The Tulsa, Oklahoma-based food manufacturing company known as Bama Foods has undergone a bit of a radical transformation when it comes to their uses of lubrication in their food business. Bama Foods, which manufactures pies, biscuits and dough products for direct sales to consumers, as well as ingredients for other products, has three operations in Bama Foods Ltd., Bama Frozen Dough, and Bama Pie. Like most industries – even edible, food-based ones – Bama relies on lubrication for many of its operations. Their use of a total productive maintenance (TPM) initiative as spearheaded by predictive maintenance technician (PMT) Randell Powers has helped the company make several smart changes and improvements that has contributed to improved productivity, machine reliability, and quality – the very goals Bama had when they launched the TPM to begin with.
As the article on Machinery Lubrication.com explains on the total productive maintenance initiative undertaken by Bama Foods, “Select operators are part of the TPM program, which includes training on lubrication and inspection methods for their respective production centers. Roughly 100 employees are involved in TPM activities, which greatly expand the opportunities to inspect the assets during daily activities.
Randell Powers was hired as a predictive maintenance technician (PMT) approximately three years ago. A major initiative occurred at Bama Foods following the company’s visit to the Lubrication Excellence 2003 conference class on oil room design and improvement. With the support of a local oil supplier, Bama PMTs began to evaluate lubricants for the sake of product consolidation and more thorough compliance to USF/USDA-designated food-grade use requirements at the site.”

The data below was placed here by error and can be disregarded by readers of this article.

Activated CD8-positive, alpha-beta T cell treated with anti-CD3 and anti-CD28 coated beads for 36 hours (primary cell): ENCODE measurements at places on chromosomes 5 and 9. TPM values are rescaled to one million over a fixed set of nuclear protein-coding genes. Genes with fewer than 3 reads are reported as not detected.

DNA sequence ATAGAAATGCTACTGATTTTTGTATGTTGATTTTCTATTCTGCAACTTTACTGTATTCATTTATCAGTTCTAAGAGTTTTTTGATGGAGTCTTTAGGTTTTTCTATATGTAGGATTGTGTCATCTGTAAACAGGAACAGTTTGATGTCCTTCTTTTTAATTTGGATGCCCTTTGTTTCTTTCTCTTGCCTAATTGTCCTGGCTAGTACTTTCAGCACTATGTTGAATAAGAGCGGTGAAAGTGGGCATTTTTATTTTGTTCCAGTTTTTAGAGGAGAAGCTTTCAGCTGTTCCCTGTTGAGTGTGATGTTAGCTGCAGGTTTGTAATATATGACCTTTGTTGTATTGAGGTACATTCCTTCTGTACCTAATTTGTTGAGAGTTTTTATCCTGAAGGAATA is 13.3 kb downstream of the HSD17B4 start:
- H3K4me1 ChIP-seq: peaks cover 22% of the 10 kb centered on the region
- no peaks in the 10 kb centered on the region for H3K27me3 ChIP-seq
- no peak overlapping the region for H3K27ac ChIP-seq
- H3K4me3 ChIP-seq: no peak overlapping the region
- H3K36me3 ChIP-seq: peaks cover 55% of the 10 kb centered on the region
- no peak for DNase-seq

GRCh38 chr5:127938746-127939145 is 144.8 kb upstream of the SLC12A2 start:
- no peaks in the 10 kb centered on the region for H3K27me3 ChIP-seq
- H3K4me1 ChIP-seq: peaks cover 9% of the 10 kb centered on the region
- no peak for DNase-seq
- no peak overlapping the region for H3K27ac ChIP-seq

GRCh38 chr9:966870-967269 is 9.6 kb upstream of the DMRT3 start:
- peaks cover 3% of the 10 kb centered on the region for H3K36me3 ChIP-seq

The results were powerful and inspiring for the company. Changes and updates included:
- Reducing Bama’s Lubrication Inventory. The company went from using 15 different lubricants to using only 9 – both oil and grease. Settling on just 3 greases of the 9 types left after the initiative helped workers to simplify grease transaction processes, reduce contamination of the greases, and improve the quality of their relubrication processes. Dedicated grease guns were assigned to each of the types of grease, with information on the output per gun stroke noted. All lubricants were tagged with a plant-designated color, shape and number system in order to set them apart and avoid confusion.
- Remodeling the Lube Room. Not stopping there, a new lube room was created that could handle the volume of storage needed for the various grease guns, greases and oils that Bama uses. Mr. Powers and an assistant began to upgrade handling methods – smartly replacing flexible galvanized funnels, open cans, and the old standard coffee can-type containers with closed-top Oil Safe containers made specifically for petroleum products. The Bama team also utilized filters for drum vents, upgraded existing grease guns, disposed of grease lubricants that did were not one of the nine types selected, and started to label all grease guns by product type to avoid confusion and cross-contamination.
As the article on Bama concludes, “The results that Bama Foods achieved are a product of a good strategic plan, clearly defined objectives, management support and persistence on behalf of the technicians and technical specialists that serve as the change agents. The results are tangible and sustainable if the strategies are integrated into the mainstream fabric of mechanic and operator behavior.”
Good work, Bama Foods!